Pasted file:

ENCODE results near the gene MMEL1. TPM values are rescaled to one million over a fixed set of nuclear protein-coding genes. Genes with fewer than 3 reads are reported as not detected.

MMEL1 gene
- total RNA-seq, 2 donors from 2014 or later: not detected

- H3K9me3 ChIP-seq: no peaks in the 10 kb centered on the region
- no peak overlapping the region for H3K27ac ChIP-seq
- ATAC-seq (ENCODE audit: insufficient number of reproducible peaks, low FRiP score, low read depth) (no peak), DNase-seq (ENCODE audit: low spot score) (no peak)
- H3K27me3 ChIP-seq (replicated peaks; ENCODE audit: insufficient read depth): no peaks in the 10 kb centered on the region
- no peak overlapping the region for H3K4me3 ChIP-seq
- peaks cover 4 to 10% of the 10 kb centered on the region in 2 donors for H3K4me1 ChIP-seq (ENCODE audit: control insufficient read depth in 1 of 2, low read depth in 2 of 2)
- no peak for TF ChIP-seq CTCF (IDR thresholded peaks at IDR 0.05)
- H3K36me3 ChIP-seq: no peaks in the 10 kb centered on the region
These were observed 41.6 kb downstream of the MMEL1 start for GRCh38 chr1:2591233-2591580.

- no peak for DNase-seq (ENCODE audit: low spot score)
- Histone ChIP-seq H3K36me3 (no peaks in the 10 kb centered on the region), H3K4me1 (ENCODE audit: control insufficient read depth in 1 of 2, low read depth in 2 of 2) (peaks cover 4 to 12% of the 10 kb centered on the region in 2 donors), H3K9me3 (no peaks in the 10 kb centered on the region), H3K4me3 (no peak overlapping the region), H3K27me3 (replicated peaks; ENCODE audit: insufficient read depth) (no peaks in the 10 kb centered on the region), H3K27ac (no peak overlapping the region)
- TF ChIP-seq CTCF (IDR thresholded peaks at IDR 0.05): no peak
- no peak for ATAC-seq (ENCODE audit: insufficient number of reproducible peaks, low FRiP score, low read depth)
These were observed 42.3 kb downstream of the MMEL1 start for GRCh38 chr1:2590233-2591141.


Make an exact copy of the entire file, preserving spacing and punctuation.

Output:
ENCODE results near the gene MMEL1. TPM values are rescaled to one million over a fixed set of nuclear protein-coding genes. Genes with fewer than 3 reads are reported as not detected.

MMEL1 gene
- total RNA-seq, 2 donors from 2014 or later: not detected

- H3K9me3 ChIP-seq: no peaks in the 10 kb centered on the region
- no peak overlapping the region for H3K27ac ChIP-seq
- ATAC-seq (ENCODE audit: insufficient number of reproducible peaks, low FRiP score, low read depth) (no peak), DNase-seq (ENCODE audit: low spot score) (no peak)
- H3K27me3 ChIP-seq (replicated peaks; ENCODE audit: insufficient read depth): no peaks in the 10 kb centered on the region
- no peak overlapping the region for H3K4me3 ChIP-seq
- peaks cover 4 to 10% of the 10 kb centered on the region in 2 donors for H3K4me1 ChIP-seq (ENCODE audit: control insufficient read depth in 1 of 2, low read depth in 2 of 2)
- no peak for TF ChIP-seq CTCF (IDR thresholded peaks at IDR 0.05)
- H3K36me3 ChIP-seq: no peaks in the 10 kb centered on the region
These were observed 41.6 kb downstream of the MMEL1 start for GRCh38 chr1:2591233-2591580.

- no peak for DNase-seq (ENCODE audit: low spot score)
- Histone ChIP-seq H3K36me3 (no peaks in the 10 kb centered on the region), H3K4me1 (ENCODE audit: control insufficient read depth in 1 of 2, low read depth in 2 of 2) (peaks cover 4 to 12% of the 10 kb centered on the region in 2 donors), H3K9me3 (no peaks in the 10 kb centered on the region), H3K4me3 (no peak overlapping the region), H3K27me3 (replicated peaks; ENCODE audit: insufficient read depth) (no peaks in the 10 kb centered on the region), H3K27ac (no peak overlapping the region)
- TF ChIP-seq CTCF (IDR thresholded peaks at IDR 0.05): no peak
- no peak for ATAC-seq (ENCODE audit: insufficient number of reproducible peaks, low FRiP score, low read depth)
These were observed 42.3 kb downstream of the MMEL1 start for GRCh38 chr1:2590233-2591141.